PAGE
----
Ben Affleck’s Slave Owner Ancestor Will Be Revealed This Fall

Ben Affleck testifies before the Senate Foreign Relations Committee in February 2014.
Ben Affleck testifies before the Senate Foreign Relations Committee in February 2014. –Reuters

Update: Ben Affleck has released a statement saying he was “embarrassed’’ by his ancestor and regrets asking Gates to remove him from the episode. You can read the statement here.

Ben Affleck may have wanted to keep his ancestor’s slave owner past off his episode of PBS’s Finding Your Roots, but all will be revealed when the series’ companion book comes out this fall.

Show host and executive producer Henry Louis Gates, Jr. told that there will be a book for the show’s second season, and it will include additional information and research about the show’s guests that did not make it into the show — including Affleck’s ancestor.


The book, expected sometime in the fall, will be published by the University of North Carolina Press. UNC Press also published the companion book for the series’ first season.

“We do this because we film far more stories about a guest’s ancestry during the three-to-four-hour interview with them than we could ever possibly use in the broadcast of the series,’’ Gates said.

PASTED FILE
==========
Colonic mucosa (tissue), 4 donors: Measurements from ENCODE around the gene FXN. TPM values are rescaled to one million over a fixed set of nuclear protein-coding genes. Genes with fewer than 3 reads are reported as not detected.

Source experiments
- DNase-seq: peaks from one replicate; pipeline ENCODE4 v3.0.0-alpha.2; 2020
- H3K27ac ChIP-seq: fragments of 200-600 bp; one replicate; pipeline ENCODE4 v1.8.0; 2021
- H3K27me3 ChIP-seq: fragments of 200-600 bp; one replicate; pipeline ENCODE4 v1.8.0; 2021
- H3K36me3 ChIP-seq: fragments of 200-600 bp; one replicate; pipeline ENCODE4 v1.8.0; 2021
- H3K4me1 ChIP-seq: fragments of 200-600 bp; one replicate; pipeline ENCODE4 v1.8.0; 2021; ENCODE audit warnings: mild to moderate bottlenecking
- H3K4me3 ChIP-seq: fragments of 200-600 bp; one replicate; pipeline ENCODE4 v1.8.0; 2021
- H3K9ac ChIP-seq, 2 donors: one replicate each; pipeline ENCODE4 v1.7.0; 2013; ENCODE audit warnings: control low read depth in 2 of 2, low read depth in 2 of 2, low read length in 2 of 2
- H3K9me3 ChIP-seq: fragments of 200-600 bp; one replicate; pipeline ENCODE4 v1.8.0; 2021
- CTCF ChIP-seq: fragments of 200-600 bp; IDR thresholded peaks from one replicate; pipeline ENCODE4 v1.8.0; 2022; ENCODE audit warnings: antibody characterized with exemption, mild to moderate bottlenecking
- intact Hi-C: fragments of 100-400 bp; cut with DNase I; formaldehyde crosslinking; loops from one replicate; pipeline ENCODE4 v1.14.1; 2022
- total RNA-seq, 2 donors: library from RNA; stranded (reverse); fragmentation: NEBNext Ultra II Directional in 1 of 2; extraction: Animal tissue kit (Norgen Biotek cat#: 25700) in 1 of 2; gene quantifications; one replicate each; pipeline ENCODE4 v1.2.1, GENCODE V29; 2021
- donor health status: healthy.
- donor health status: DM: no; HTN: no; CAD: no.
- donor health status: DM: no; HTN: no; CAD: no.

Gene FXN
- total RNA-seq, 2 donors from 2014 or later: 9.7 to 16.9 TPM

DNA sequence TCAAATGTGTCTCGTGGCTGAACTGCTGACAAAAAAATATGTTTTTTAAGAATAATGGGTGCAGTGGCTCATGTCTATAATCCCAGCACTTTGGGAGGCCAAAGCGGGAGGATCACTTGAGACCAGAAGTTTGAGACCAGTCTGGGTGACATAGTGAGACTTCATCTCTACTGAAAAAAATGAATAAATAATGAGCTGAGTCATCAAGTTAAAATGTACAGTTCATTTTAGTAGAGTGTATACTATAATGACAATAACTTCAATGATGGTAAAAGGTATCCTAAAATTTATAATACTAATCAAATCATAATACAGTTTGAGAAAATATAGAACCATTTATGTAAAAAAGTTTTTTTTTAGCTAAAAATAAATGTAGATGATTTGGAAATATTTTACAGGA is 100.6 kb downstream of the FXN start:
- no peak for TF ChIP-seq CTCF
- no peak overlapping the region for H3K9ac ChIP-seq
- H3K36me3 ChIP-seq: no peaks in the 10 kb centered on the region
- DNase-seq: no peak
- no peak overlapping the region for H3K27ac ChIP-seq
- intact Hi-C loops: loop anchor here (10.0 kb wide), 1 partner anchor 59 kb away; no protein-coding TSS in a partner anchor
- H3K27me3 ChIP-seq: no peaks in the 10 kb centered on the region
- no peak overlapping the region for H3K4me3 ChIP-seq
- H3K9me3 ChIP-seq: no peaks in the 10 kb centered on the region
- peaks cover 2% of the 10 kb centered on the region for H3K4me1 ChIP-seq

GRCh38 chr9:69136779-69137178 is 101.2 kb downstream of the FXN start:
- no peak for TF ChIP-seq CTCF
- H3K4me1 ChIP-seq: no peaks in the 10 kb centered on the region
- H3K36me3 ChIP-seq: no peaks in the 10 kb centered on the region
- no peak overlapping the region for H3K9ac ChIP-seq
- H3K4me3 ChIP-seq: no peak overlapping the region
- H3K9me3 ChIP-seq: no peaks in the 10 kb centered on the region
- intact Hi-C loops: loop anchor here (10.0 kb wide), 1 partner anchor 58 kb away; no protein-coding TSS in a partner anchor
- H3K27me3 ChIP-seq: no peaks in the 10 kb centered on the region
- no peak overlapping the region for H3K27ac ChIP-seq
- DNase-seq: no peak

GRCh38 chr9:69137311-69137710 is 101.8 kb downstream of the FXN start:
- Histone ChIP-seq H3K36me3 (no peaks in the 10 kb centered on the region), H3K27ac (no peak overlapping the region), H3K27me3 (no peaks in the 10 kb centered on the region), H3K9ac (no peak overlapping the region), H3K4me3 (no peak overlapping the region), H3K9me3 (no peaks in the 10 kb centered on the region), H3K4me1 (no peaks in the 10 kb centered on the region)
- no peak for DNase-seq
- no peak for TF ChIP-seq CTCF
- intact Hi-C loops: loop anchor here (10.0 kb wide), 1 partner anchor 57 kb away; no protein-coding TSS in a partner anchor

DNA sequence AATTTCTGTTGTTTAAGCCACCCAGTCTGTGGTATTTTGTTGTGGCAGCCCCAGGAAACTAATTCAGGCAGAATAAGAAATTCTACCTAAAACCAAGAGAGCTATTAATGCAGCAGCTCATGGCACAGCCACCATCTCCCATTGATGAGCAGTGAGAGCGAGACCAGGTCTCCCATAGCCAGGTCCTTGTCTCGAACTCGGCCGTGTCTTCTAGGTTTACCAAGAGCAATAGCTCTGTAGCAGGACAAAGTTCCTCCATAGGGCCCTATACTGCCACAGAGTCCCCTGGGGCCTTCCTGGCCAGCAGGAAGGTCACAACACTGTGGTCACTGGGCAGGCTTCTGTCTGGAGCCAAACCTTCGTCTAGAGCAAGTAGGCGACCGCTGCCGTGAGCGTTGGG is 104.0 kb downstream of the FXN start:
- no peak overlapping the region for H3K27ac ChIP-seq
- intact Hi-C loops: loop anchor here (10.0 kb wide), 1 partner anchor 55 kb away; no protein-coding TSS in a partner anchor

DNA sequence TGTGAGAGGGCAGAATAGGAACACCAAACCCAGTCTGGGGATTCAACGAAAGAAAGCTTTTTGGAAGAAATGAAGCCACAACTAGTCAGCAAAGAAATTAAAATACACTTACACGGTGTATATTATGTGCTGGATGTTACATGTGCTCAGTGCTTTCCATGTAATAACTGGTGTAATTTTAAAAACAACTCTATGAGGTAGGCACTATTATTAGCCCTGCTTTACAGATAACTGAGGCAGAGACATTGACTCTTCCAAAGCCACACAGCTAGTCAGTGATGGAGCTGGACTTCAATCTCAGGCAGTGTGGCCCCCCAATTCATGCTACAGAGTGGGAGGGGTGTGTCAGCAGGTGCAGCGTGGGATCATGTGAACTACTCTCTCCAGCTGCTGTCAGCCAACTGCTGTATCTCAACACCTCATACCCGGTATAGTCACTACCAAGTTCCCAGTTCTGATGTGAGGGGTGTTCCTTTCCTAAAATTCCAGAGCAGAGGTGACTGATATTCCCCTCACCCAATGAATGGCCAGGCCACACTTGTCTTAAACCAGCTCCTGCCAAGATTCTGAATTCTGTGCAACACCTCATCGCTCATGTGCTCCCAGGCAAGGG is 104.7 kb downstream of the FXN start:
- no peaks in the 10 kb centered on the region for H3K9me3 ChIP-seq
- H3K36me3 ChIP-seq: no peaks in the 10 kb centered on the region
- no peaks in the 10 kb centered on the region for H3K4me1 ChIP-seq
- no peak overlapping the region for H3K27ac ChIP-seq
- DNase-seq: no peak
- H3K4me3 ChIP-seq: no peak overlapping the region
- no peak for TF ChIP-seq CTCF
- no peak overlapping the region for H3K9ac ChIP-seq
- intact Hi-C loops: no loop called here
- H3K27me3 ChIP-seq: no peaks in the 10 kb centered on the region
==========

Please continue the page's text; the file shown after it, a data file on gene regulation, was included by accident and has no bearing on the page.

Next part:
Leaked emails between Gates and Sony executive Michael Lynton indicated that Affleck asked Gates to edit the information about a slave-owning ancestor out of the show. Gates asked Lynton for advice, saying it would be against PBS policy to edit information out because of a guest’s request. Lynton said it would be a “bad idea’’ to do so, and Gates agreed.

But Affleck’s ancestor never appeared in the episode, which raised questions when the emails were leaked last week. Gates and PBS said in separate statements that the omission was made not because of Affleck’s request, but because he had other ancestors with more interesting stories that the show decided to spotlight instead.

Affleck hasn’t commented on the matter publicly, and his representatives have not responded to a request for comment.

“I try to do each guest’s ancestor the service of telling their story in full, and if we can’t use their story in the series, I can more adequately do that in the book,’’ Gates said.

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